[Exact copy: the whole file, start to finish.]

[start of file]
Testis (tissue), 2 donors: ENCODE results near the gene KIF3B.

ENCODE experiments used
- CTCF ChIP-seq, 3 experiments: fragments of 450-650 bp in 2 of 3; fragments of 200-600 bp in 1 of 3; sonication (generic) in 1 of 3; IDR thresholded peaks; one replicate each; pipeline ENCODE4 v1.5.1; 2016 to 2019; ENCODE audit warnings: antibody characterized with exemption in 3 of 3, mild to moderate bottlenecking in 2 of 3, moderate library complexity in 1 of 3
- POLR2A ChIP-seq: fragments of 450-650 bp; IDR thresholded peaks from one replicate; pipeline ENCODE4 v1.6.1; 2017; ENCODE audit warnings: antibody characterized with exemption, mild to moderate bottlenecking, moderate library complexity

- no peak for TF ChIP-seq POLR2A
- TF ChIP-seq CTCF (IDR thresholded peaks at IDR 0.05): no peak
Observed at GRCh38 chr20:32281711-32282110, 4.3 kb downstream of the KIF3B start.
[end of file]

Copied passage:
Testis (tissue), 2 donors: ENCODE results near the gene KIF3B.

ENCODE experiments used
- CTCF ChIP-seq, 3 experiments: fragments of 450-650 bp in 2 of 3; fragments of 200-600 bp in 1 of 3; sonication (generic) in 1 of 3; IDR thresholded peaks; one replicate each; pipeline ENCODE4 v1.5.1; 2016 to 2019; ENCODE audit warnings: antibody characterized with exemption in 3 of 3, mild to moderate bottlenecking in 2 of 3, moderate library complexity in 1 of 3
- POLR2A ChIP-seq: fragments of 450-650 bp; IDR thresholded peaks from one replicate; pipeline ENCODE4 v1.6.1; 2017; ENCODE audit warnings: antibody characterized with exemption, mild to moderate bottlenecking, moderate library complexity

- no peak for TF ChIP-seq POLR2A
- TF ChIP-seq CTCF (IDR thresholded peaks at IDR 0.05): no peak
Observed at GRCh38 chr20:32281711-32282110, 4.3 kb downstream of the KIF3B start.